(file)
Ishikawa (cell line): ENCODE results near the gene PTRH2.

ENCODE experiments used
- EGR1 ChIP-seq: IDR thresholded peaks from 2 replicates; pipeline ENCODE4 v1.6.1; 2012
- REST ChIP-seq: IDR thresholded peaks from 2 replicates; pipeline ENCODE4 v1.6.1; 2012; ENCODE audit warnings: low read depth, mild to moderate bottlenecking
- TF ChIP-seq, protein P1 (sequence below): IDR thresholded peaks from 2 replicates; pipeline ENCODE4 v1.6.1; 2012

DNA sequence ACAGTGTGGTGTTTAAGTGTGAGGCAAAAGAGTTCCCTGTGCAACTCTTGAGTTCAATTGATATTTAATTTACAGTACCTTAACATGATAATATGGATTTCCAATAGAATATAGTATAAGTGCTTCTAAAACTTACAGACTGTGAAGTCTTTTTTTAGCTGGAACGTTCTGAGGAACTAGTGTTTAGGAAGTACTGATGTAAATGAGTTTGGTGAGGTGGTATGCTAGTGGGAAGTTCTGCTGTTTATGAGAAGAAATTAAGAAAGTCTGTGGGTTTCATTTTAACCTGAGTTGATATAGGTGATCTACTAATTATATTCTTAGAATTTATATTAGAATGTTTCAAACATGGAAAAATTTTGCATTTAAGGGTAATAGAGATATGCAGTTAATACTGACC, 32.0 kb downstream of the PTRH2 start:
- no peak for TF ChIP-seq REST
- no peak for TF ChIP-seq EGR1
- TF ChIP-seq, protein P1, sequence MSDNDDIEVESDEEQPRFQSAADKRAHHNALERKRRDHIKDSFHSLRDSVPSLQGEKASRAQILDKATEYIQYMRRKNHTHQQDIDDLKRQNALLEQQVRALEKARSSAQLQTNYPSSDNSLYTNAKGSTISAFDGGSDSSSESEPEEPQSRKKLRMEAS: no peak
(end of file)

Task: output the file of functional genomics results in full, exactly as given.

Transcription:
Ishikawa (cell line): ENCODE results near the gene PTRH2.

ENCODE experiments used
- EGR1 ChIP-seq: IDR thresholded peaks from 2 replicates; pipeline ENCODE4 v1.6.1; 2012
- REST ChIP-seq: IDR thresholded peaks from 2 replicates; pipeline ENCODE4 v1.6.1; 2012; ENCODE audit warnings: low read depth, mild to moderate bottlenecking
- TF ChIP-seq, protein P1 (sequence below): IDR thresholded peaks from 2 replicates; pipeline ENCODE4 v1.6.1; 2012

DNA sequence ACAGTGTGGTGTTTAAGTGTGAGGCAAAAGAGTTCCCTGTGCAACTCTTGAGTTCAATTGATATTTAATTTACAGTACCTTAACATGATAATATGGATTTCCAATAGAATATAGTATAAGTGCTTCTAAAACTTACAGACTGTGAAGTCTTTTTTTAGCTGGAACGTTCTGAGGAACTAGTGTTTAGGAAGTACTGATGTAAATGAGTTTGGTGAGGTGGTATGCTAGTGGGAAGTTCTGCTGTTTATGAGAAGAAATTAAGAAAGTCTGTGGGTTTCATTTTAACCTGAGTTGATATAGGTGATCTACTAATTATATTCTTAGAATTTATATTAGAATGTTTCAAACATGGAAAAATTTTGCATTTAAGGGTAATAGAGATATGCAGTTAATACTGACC, 32.0 kb downstream of the PTRH2 start:
- no peak for TF ChIP-seq REST
- no peak for TF ChIP-seq EGR1
- TF ChIP-seq, protein P1, sequence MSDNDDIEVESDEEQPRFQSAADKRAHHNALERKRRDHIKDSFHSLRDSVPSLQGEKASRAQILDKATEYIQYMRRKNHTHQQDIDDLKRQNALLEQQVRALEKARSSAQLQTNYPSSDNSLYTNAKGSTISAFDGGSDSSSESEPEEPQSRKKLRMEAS: no peak